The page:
Who Discovered that the Seafloor is Spreading which confirms continental drift theory by Alfred Wegener?

We now know that Earth’s continents move. Over hundreds of millions of years, they drift across Earth’s surface.

You have likely seen pictures of what Earth looked like 500 million years ago. But just 60 years ago, no one believed that it was possible for massive continents to move. There was no force great enough to move vast continents weighing trillions of tons.

Then Harry Hess discovered the theory of ocean-floor spreading. That discovery suddenly not only made continental movement plausible, but made drifting continents a fact. Hess’s discovery was the key evidence that confirmed early theories on continental drift by Wegener. Hess’s work launched the study of plate tectonics and created new understanding of the history and mechanics of Earth’s crust and started the serious study of the past motion of Earth’s continents.

Standing on the bridge of a mammoth deep-ocean drilling ship in the mid-Atlantic in 1957, Navy Commander Harry Hess watched as a crane operator maneuvered the drilling pipe sections from atop the drilling derrick mounted high above the deck.

This was the first time a ship had been able to drill and collect core samples from the ocean floor 13,000 feet below. Hess had designed and managed the operation. He should have been pleased and proud. But test after test showed the ocean bottom below them was less than 50 million years old, disproving every theory about the ocean floor that Harry Hess had created and promoted.

A geology professor before he joined the navy, Hess had been given command of the transport U.S.S. Cape Johnson operating in the Pacific in 1945. Using Navy sonar systems, Hess made the first systematic echo-sounding surveys of the Pacific Ocean floor over a two-year period as he steamed back and forth on navy assignments. He discovered over 100 submerged, flat-topped seamounts 3,000 to 6,000 feet under water between the Hawaiian and Mariana islands. Hess described these seamounts as “drowned ancient islands” and named them guyots (to honor Arnold Guyot, a geology professor at Princeton).

Hess theorized that guyots had originally been islands dating back to 800 million years ago, a period before coral existed. His argument rested, in part, on his hypothesis that continual deposits of sediment on the seafloor had made the sea level rise.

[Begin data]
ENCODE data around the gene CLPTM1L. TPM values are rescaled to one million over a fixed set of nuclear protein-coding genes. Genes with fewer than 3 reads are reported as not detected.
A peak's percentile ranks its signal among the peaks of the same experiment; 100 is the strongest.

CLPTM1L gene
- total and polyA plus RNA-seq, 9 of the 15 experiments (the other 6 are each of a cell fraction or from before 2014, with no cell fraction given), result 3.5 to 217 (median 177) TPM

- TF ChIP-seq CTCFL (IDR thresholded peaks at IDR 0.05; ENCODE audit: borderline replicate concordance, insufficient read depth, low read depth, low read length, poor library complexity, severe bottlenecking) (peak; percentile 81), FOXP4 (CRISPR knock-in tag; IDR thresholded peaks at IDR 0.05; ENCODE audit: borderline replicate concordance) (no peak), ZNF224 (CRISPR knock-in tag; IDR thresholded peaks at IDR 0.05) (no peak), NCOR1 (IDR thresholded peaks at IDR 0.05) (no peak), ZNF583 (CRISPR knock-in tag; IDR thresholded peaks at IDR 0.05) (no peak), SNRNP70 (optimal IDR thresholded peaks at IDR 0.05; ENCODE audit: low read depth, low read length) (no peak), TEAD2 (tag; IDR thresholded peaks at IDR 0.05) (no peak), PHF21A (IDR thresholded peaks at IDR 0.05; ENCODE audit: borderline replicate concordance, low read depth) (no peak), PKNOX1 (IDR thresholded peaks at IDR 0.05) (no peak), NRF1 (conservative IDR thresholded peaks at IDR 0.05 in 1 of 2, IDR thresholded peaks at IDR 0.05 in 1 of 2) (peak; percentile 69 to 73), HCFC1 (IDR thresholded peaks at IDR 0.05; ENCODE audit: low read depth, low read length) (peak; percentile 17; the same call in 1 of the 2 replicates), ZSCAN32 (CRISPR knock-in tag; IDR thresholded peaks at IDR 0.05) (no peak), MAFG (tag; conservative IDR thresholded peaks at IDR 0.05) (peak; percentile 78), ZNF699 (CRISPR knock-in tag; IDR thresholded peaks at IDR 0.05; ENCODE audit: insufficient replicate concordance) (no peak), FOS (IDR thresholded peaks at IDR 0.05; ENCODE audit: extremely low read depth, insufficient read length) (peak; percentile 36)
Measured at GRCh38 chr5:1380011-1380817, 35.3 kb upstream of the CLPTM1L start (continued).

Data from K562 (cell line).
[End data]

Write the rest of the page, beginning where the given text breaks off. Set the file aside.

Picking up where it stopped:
When, in 1956, fossils only 100 million years old were found in guyots, Hess changed his theory to say that guyots had originally been volcanoes that had eroded to flat tops by wave action. He abandoned this theory when erosion rate calculations showed that the guyots couldn’t have eroded enough to reach their current depth.

Then his 1957 oceanic core samples showed that the Atlantic Ocean floor was much younger than the continents and that oceanic sedimentation rates were slower than previously thought. Hess, again, had to search for a new theory.

Luckily, his 1957 survey allowed him to collect core samples from more than 20 sites across the Atlantic. These tests showed that the age of the ocean bottom grew progressively older as it moved away from the mid-oceanic ridge and toward either continent.

The seafloor wasn’t fixed and motionless as everyone had thought. It had to be spreading, moving as if on a giant conveyor belt, inching year by year away from the mid-oceanic ridge. Hess argued that magma rose from the earth’s mantle up through oceanic rifts and spread out laterally across the ocean floor. As the magma cooled, it formed new oceanic crust. He estimated the oceanic crust to be spreading apart along the mid-oceanic ridge by one to two inches a year.

Hess’s discovery became known as seafloor spreading and was the foundation of the plate tectonics revolution in the late 1960s and early 1970s.

The Pacific Ocean is slowly shrinking as the Americas slide west. Two hundred million years ago, the Atlantic Ocean didn’t exist. South America and Africa were joined, as were North America and Europe. The Atlantic is still spreading and growing. So is the Red Sea. In 150 million years, that currently skinny sea will be as wide as the Atlantic is now.

About Karen Hill

Karen Hill is a freelance writer, editor, and columnist. Born in New York, her work has appeared in the Examiner, Yahoo News, Buzzfeed, among others.

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